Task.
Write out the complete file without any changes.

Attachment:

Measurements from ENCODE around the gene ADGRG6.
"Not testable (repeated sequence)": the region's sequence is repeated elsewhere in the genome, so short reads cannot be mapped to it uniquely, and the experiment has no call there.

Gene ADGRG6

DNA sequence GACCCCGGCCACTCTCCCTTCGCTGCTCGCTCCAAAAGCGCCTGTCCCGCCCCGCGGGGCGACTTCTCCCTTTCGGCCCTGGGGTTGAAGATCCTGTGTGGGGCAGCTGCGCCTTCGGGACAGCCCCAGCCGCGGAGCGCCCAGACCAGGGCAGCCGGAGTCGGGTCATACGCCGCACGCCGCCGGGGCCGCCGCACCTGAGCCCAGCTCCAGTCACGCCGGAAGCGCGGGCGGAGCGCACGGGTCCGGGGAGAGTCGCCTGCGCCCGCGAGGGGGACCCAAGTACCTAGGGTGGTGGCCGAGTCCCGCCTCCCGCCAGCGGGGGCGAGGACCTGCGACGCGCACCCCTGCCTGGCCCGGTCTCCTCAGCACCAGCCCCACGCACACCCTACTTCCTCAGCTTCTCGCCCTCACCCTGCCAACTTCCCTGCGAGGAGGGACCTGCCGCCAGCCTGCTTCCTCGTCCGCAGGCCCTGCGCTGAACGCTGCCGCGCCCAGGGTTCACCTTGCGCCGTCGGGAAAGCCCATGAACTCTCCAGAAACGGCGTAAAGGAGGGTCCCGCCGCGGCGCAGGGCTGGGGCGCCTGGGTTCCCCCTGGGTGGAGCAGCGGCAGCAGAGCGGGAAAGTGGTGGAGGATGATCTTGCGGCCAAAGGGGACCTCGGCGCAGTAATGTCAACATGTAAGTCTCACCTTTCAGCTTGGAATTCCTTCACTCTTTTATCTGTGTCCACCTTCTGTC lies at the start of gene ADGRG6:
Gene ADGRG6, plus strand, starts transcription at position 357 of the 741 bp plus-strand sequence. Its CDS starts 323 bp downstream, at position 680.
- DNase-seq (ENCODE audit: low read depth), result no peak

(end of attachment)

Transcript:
Measurements from ENCODE around the gene ADGRG6.
"Not testable (repeated sequence)": the region's sequence is repeated elsewhere in the genome, so short reads cannot be mapped to it uniquely, and the experiment has no call there.

Gene ADGRG6

DNA sequence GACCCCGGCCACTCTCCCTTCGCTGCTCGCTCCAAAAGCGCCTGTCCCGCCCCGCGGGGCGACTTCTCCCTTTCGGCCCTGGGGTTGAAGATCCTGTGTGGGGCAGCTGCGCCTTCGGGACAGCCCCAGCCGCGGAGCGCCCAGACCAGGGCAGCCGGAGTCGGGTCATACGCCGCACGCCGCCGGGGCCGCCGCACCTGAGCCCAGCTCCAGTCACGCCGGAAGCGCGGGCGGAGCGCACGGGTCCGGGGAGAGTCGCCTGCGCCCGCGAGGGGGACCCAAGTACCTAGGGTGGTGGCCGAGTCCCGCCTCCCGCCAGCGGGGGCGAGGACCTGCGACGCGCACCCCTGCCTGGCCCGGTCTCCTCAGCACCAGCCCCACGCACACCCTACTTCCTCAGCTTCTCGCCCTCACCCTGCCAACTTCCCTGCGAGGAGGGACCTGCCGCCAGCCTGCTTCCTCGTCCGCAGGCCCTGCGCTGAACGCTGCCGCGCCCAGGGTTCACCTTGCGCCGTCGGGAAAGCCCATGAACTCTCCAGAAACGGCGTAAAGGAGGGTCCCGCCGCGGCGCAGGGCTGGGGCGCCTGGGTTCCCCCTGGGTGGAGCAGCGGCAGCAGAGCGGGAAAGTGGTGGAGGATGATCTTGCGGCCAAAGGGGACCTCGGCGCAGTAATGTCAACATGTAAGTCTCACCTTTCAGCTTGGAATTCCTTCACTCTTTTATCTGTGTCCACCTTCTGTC lies at the start of gene ADGRG6:
Gene ADGRG6, plus strand, starts transcription at position 357 of the 741 bp plus-strand sequence. Its CDS starts 323 bp downstream, at position 680.
- DNase-seq (ENCODE audit: low read depth), result no peak